His greatness isn’t just confined to offense, and we have the good fortune that Trouts career is unfolding at a time when we have the tools to appreciate the wholeness of his game. He not only has 200 career stolen bases, he owns an 84.7% success rate to go with it, the third-highest mark among players with at least 200 attempts. By FanGraphs’ reckoning, his 59.3 baserunning runs is second in the majors since his arrival. His totals of 11.1 UZR and 14 DRS over that span are less remarkable, but obviously both above average, and there’s significant value in his ability to play center field at such a level for so long; his overall defensive value — in this case UZR (including his time in left field) plus positional adjustment — puts him in the 89th percentile among all outfielders since 2011.

Add it all up — including his 452 batting runs, 118 more than the number two player over that span, Votto — and you have a player worth 73.4 WAR from 2011-19. That’s a full 50% more than the second-ranked player, Buster Posey, even though Trout’s 2011 season consisted of just 40 games. He has lapped the field.

Trout’s progress towards Cooperstown is most easily seen via JAWS. Just over two years ago, in late May 2018, when he was two-and-a-half months shy of his 27th birthday and still just in his sixth full season, he reached the JAWS standard for center fielders, the average of each Hall of Fame center fielder’s career WAR and his seven-year peak WAR. He blew past that mark like it was a rest stop on the moon for a guy bound for the outer solar system. He’s now 11.2 points above the standard, and fifth in JAWS among all center fielders:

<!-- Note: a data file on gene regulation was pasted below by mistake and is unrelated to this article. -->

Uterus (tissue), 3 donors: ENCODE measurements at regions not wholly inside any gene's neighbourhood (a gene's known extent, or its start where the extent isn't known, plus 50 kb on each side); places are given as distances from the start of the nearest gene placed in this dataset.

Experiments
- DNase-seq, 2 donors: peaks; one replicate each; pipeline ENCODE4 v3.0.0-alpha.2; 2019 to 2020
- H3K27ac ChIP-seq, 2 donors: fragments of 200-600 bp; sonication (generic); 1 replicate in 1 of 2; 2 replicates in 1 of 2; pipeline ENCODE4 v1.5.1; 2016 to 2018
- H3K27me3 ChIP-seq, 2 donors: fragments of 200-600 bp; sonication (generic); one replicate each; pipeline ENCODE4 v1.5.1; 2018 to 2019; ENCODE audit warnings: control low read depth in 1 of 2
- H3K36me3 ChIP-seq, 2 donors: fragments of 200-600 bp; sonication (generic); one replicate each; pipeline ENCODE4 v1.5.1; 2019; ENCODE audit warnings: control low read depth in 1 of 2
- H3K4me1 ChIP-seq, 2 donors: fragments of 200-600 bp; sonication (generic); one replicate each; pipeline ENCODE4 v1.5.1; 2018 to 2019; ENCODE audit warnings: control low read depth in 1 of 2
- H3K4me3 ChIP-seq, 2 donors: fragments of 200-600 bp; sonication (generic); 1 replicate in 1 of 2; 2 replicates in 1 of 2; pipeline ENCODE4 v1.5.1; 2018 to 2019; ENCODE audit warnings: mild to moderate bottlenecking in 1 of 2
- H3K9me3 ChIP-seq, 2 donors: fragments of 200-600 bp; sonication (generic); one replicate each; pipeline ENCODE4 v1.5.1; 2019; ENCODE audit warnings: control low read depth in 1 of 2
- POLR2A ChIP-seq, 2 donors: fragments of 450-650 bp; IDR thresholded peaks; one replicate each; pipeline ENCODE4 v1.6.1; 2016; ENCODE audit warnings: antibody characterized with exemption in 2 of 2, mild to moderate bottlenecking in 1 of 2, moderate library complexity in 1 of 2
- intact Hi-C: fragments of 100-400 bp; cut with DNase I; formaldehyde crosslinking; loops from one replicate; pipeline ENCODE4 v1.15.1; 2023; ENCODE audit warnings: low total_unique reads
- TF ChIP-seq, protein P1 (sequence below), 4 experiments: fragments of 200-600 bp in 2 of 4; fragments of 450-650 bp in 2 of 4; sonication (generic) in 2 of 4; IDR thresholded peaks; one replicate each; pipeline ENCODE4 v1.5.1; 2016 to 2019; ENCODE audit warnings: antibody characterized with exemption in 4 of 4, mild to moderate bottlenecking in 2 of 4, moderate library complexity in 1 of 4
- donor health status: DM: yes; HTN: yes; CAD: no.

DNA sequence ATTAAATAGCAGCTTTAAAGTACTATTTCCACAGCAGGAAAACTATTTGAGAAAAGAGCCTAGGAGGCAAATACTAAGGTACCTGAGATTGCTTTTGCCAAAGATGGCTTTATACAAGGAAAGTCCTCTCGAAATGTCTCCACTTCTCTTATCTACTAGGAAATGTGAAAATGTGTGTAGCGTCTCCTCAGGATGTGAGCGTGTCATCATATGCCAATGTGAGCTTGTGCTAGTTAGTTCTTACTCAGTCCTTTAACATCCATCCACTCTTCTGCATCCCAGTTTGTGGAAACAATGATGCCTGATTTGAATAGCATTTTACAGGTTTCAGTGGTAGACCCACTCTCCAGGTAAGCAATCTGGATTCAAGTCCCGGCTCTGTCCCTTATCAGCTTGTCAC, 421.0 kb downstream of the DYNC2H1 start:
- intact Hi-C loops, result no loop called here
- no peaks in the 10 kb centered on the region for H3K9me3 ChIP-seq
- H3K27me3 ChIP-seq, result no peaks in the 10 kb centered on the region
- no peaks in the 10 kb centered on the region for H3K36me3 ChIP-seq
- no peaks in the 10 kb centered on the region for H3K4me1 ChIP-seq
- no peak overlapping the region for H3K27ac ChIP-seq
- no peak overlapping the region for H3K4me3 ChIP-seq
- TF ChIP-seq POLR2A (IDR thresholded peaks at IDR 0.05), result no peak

Via Baseball-Reference’s version of WAR, Trout has already outproduced all but six center fielders, and he’s still more than a year away from his 30th birthday. His seven-year peak is surpassed only by Mays and Cobb, that despite the fact that three of his seven best seasons are 140 games or fewer — namely his top-ranked 2012 (139 games thanks to his belated call-up, but 10.5 WAR), third-ranked ’18 (140 games, 10.2 WAR), and seventh-ranked ’19 (134 games, 8.2 WAR). Compare what Trout has done though his age-27 season with the rest of the field:

Within that group are significant disparities in playing time; Ruth was 23 when he began dabbling in the outfield, while Mays missed most of his age-21 and all of his age-22 seasons due to military service during the Korean War, and the majority of the players on the list played 154-game seasons. Prorate everybody to WAR per 650 plate appearances, and Trout quite reasonably trails the ahead-of-his-time Ruth, but he still has the draw on everybody else. This is worth remembering, in part because he’s getting the shaft with regards to the impact of the pandemic-shortened season on his counting stats; the WAR-through-age-28 leader is Cobb (78.4), who’s out of Trout’s reach unless he literally matches the best 60-game stretch of his career, a 10-week jag in 2012 during which he hit .368/.431/.644 (197 wRC+) with 15 homers and 28 steals and was worth 5.6 WAR (fWAR, not bWAR, but the point stands). He’s projected for 3.3 WAR this year, which prorates to 8.9 over a full season. If he matches that projection, he’d inch past Hornsby on the list above.